Perhaps Jennings most famous outing for his country came at the 1982 World Cup hosted in Spain. Northern Ireland beat their more fancied rivals 1-0, but it was Jennings who made it possible by producing a masterful goalkeeping display. He is also remembered for ensuring that Northern Ireland qualified for the 1986 World Cup by holding off a rampant England at Wembley, forcing a draw and the point that his team needed to qualify for the showpiece.
Awards and Honours
Both during his time at Spurs and Arsenal, Jennings won numerous awards and honours.
1000 Senior Appearances – 1983
Jennings became the first ever player to reach 1000 senior appearances in English football. He achieved this feat on 26 February 1983 when Arsenal visited West Bromwich Albion.
Football Writers Association Footballer of the Year – 1973
Jennings was voted the Football Writers Association Footballer of the Year towards the end of the 1972/73 season. This award, voted on by over 400 football journalists in the United Kingdom, is given to the player that they deem to be the best in England over the course of the season. Jennings is only one of five goalkeepers to have won the award since its inauguration in 1948.
PFA Footballer Of The Year – 1976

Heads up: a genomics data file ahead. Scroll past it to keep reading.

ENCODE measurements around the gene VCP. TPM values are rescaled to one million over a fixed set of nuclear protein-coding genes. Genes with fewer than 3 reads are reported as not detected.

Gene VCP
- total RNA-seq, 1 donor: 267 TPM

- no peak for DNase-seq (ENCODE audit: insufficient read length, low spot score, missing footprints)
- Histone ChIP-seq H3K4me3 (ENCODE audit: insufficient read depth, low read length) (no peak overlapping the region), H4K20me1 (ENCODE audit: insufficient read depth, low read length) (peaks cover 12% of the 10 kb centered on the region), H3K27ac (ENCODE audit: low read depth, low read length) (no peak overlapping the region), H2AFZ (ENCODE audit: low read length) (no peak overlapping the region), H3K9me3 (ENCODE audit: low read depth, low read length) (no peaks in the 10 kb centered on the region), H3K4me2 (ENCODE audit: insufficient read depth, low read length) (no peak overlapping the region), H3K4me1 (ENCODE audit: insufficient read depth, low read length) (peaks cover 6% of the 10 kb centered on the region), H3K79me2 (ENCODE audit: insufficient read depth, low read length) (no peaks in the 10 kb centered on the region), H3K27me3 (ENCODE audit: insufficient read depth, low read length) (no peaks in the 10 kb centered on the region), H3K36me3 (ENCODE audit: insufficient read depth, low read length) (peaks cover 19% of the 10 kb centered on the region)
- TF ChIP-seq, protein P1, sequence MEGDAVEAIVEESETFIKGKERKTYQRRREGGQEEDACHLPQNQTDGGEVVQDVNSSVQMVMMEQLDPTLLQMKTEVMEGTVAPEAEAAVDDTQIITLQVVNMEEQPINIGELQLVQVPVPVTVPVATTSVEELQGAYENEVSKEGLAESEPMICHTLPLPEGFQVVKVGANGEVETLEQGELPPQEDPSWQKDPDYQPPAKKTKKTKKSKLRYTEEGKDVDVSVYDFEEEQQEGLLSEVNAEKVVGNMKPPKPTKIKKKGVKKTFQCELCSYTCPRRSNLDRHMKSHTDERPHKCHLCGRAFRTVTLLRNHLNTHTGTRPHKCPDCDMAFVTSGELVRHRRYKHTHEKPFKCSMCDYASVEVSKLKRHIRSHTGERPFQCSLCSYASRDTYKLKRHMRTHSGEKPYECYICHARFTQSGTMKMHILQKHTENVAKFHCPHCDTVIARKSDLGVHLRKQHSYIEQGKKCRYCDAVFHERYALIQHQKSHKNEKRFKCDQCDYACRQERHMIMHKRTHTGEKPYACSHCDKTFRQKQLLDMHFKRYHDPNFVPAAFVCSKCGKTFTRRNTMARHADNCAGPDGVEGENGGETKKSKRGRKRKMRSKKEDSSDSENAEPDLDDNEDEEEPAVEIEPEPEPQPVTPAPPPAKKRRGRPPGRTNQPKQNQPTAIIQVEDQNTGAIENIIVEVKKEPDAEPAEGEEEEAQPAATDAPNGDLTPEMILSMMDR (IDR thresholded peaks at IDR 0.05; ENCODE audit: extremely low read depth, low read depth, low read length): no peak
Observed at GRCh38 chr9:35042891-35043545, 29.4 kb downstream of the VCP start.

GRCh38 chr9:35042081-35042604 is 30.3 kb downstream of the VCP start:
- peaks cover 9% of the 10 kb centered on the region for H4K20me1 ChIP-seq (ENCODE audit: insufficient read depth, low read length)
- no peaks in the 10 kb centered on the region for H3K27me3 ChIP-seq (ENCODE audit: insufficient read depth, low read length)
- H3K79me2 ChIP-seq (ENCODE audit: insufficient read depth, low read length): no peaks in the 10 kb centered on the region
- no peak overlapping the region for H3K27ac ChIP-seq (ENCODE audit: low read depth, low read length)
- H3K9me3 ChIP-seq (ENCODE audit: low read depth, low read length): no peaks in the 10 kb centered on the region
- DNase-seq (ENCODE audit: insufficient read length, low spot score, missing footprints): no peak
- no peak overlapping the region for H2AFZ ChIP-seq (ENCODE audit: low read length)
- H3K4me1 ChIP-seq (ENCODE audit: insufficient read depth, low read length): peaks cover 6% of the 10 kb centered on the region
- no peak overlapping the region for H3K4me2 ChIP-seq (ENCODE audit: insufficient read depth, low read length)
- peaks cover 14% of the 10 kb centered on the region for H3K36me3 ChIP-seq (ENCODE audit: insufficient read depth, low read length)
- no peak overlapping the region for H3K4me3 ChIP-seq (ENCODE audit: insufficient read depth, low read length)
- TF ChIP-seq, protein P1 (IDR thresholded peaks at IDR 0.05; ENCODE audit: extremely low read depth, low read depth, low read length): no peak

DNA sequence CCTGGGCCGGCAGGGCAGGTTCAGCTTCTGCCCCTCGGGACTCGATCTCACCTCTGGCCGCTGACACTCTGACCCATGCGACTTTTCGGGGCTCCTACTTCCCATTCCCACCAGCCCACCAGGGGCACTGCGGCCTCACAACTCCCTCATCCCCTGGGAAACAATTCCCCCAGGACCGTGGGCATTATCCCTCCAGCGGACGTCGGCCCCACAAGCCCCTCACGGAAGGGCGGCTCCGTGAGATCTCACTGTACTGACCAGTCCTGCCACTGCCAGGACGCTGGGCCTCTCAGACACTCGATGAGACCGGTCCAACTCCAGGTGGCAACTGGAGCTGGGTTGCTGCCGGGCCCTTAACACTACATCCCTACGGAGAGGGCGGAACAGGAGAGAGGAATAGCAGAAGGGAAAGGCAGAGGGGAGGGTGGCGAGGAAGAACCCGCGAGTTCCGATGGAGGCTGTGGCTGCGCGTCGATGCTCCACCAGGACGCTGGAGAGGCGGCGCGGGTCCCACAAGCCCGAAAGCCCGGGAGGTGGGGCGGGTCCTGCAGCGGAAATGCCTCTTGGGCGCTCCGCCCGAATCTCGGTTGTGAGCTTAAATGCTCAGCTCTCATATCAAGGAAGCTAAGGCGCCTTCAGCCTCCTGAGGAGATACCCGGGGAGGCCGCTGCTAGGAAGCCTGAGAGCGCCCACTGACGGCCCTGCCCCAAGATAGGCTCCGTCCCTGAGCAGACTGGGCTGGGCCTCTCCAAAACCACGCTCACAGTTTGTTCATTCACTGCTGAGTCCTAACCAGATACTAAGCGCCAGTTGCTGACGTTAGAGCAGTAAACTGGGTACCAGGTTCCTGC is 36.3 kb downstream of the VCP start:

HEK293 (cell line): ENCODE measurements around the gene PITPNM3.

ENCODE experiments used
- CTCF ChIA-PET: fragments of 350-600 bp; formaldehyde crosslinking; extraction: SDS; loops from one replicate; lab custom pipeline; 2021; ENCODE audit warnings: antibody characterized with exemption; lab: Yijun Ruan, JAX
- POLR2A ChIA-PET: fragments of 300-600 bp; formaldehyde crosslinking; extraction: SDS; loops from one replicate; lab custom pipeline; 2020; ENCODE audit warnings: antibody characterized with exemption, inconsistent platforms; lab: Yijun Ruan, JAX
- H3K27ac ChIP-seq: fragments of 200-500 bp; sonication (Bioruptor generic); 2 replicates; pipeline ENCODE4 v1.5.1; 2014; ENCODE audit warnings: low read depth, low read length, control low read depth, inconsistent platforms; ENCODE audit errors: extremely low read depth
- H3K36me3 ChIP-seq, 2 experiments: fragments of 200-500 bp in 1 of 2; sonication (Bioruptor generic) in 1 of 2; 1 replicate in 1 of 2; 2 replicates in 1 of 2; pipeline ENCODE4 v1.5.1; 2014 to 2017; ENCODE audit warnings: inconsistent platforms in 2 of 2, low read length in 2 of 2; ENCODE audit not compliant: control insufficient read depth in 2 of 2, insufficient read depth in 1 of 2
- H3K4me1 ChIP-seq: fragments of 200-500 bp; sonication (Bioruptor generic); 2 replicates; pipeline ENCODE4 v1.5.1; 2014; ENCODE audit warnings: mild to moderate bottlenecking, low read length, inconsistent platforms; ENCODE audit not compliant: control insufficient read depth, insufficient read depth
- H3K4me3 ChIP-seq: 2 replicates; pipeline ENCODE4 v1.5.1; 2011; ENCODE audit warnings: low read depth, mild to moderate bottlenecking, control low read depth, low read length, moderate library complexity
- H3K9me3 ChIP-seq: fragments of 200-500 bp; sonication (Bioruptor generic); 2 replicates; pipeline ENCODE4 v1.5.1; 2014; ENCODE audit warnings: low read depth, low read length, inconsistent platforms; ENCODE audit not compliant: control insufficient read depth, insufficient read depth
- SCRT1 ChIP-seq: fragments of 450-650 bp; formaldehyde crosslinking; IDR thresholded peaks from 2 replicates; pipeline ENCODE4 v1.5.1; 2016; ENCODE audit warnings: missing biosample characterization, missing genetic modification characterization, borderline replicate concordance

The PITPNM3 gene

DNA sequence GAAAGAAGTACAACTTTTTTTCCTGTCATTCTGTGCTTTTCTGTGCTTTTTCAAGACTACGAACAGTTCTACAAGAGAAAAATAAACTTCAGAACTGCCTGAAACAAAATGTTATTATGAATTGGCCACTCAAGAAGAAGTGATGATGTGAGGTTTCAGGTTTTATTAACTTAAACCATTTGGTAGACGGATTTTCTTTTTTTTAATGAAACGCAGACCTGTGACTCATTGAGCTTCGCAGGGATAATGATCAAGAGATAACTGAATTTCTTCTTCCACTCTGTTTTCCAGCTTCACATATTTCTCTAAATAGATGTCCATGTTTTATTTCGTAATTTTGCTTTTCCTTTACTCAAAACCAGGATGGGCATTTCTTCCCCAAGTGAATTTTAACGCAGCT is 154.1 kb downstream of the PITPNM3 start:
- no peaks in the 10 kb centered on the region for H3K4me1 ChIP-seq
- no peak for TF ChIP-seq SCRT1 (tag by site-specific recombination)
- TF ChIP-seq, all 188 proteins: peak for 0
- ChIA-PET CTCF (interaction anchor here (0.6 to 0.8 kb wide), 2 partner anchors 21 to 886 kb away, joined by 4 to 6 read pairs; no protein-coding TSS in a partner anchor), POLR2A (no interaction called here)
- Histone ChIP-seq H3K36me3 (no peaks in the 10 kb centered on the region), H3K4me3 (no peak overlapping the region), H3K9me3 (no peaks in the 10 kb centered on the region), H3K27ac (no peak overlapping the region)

The Professional Football Association Footballer of the Year award is given to a footballer that fellow professional deem to have been the best player that season. Jennings won the accolade in 1976 and is only one of two goalkeepers ever to have won the award.
PFA Team of the Year – 1972/73 and 1975/76
Jennings was twice included in the Professional Football Association team of the year for his outstanding achievements in goal for Spurs.
English Football Hall of Fame Inductee – 2003
For his achievements, contribution and longevity in English football, Jennings was inducted into the Football Hall of Fame in 2003.
Jennings spent a few weeks on the books of Everton where he acted as cover for Neville Southall who had returned injured from international duty. He was never called upon to play, however.
Jennings hosts various corporate suites at White Hart Lane on match days when Spurs play at home. Since 1993, he has also been a goalkeeping coach at the club.